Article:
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I'd hope your home owner's insurance would rebuild your house for you. Getting hit by a tornado isn't a hobby I was aware of. Usually people with hobbies have a desire to be knowledgeable about their hobby. Didn't mean to cut so close to bone, tuning isn't that hard.
That might be the case for you, and if it is, then I commend you, but as Shady 2jz already alluded to, nobody is an expert at everything in life, and if paying an accomplished and respected tuner to have his hands on the laptop means that youre guaranteed of a solid and safe result, then that is why most people tend to go down that path.

Just the same as how most people pay for somebody else to port their head, or panel/paint their cars. Youre going to get a better job by paying somebody who does it day in day out.

And for the record, I agree with you about people with hobbies having a desire to be knowledgeable about their hobbys, but I can almost guarantee you that the chances of somebody on this forum having done 100% of the work on their build is remote. Even if we are just talking about installing an alarm, or wiring in an ECU etc.
 

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That might be the case for you, and if it is, then I commend you, but as Shady 2jz already alluded to, nobody is an expert at everything in life, and if paying an accomplished and respected tuner to have his hands on the laptop means that youre guaranteed of a solid and safe result, then that is why most people tend to go down that path.

Just the same as how most people pay for somebody else to port their head, or panel/paint their cars. Youre going to get a better job by paying somebody who does it day in day out.

And for the record, I agree with you about people with hobbies having a desire to be knowledgeable about their hobbys, but I can almost guarantee you that the chances of somebody on this forum having done 100% of the work on their build is remote. Even if we are just talking about installing an alarm, or wiring in an ECU etc.
I know a couple people out there who do everything themselves on their builds. While the results tend to be nice in the end, and reflect the passion and dedication to the car, holy crap time flies. I've seen builds take decades for folks like this... goes back to the old saying:

Fast. Cheap. Correct.

Pick any two.

I've tinkered with my tune a bit, after getting the meat of it done by a professional (in all of a few hours, at that... rather than a few months if I were trying to do it all myself), and in some ways I've improved the little things. I still have a LONG way to go before I'd feel comfortable tuning a car from scratch though.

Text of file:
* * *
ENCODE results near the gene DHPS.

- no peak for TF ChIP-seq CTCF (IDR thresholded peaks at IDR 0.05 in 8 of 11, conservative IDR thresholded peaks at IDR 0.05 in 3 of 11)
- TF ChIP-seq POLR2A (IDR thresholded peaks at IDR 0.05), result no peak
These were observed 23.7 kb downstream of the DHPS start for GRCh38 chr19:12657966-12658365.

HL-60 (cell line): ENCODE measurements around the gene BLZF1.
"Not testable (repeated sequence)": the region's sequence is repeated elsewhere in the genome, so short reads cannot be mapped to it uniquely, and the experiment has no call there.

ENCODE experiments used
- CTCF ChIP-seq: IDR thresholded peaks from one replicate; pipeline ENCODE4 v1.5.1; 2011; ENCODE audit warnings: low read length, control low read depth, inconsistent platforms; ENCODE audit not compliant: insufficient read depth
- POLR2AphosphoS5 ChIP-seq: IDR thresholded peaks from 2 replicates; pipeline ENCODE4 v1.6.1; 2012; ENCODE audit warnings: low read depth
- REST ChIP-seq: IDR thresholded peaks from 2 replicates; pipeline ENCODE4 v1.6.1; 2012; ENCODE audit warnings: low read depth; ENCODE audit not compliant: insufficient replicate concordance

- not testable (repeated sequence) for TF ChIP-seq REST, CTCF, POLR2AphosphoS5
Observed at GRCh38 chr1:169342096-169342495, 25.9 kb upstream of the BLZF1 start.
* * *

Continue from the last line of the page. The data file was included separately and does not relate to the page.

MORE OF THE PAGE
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handy with the steel
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There are a LOT of things that you need to understand before attempting to tune a vehicle yourself. It's certainly more complex than "learning how to use a wideband and a laptop".

Getting AFR and timing correct (with good driveability and stable idle) takes a fair bit of knowledge even when everything is working as it should. The moment you have to start troubleshooting, the required expertice increases exponentially. There is no shame in handing this off to someone who knows what they're doing.
 

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I'd like to add that while it is admirable and something I wholeheartedly recommend, to learn new skills in regards to your project's needs, sometimes... sometimes it is truly best to know where your limits are at this moment in time. Is it worth putting your project on hold for months, or even years, while you develop the skills or save up for the tooling to do a particular job?

Or... does it make more sense to search out quality work from someone who does this particular aspect of your build every day, as their bread and butter?

In my case, my car was in a lot of ways, more fun before I started tinkering with it on a major level, because it all just WORKED. Granted, the car now is a hoot to drive, and is sharper than ever, but it has taken a long, long, long time to get it there. Also when things have gone wrong, they've really went wrong, and by that I mean that the proper fixes have been expensive, to the point that I've begun to question my own dedication and understand why people part cars out.